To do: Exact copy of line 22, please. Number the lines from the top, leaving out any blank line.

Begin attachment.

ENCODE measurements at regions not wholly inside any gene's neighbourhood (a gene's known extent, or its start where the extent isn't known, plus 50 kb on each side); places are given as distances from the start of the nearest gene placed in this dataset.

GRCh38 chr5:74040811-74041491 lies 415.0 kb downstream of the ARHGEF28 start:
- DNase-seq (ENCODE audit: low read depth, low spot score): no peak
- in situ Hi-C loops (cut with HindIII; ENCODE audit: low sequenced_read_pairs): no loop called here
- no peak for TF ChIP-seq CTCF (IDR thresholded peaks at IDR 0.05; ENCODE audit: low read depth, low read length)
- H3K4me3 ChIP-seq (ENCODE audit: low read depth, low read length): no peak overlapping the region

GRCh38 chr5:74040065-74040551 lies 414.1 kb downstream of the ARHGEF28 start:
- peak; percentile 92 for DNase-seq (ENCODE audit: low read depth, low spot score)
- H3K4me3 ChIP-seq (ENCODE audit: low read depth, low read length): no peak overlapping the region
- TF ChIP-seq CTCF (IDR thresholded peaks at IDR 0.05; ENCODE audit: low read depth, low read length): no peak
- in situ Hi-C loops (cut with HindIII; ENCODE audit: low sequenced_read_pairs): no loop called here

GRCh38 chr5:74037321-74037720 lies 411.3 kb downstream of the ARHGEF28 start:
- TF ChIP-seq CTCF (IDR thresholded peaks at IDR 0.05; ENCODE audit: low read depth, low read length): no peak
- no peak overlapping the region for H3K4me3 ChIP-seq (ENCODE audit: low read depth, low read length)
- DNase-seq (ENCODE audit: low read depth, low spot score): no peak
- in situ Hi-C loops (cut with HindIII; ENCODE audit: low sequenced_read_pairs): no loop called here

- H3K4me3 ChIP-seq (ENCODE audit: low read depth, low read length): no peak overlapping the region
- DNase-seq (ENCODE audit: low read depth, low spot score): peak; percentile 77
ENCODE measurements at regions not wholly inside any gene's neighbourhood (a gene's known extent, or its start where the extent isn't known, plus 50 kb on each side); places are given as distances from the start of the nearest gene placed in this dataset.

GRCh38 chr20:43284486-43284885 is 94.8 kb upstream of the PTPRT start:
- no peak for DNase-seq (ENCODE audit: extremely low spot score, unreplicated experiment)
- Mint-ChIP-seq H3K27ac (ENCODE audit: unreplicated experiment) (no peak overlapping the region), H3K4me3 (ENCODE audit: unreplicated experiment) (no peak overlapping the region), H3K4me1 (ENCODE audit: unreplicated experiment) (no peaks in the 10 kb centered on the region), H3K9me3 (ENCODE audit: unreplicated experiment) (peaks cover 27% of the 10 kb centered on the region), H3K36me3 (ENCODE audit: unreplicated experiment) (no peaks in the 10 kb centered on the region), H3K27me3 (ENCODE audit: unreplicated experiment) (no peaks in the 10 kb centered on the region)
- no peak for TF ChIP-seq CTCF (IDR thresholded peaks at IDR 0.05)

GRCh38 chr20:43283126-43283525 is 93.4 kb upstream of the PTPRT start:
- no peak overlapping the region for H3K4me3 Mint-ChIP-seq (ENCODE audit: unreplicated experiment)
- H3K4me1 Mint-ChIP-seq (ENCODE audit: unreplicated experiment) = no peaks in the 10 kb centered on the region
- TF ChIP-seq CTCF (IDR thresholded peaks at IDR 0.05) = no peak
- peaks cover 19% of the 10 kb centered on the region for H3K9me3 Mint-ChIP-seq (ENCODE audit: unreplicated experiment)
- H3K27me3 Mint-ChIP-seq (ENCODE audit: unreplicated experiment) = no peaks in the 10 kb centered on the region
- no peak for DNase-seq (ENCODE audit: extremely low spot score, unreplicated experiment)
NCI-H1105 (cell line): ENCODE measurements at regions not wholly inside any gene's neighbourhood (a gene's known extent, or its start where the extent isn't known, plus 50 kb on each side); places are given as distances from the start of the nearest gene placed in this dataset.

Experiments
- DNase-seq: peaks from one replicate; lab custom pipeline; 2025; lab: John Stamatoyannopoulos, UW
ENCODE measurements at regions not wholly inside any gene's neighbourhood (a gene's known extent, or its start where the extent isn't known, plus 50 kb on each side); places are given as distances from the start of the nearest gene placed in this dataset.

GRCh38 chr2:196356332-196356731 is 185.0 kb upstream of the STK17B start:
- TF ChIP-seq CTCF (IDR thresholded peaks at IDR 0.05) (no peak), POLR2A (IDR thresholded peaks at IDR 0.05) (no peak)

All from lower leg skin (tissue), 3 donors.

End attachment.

- Mint-ChIP-seq H3K27ac (ENCODE audit: unreplicated experiment) (no peak overlapping the region), H3K4me3 (ENCODE audit: unreplicated experiment) (no peak overlapping the region), H3K4me1 (ENCODE audit: unreplicated experiment) (no peaks in the 10 kb centered on the region), H3K9me3 (ENCODE audit: unreplicated experiment) (peaks cover 27% of the 10 kb centered on the region), H3K36me3 (ENCODE audit: unreplicated experiment) (no peaks in the 10 kb centered on the region), H3K27me3 (ENCODE audit: unreplicated experiment) (no peaks in the 10 kb centered on the region)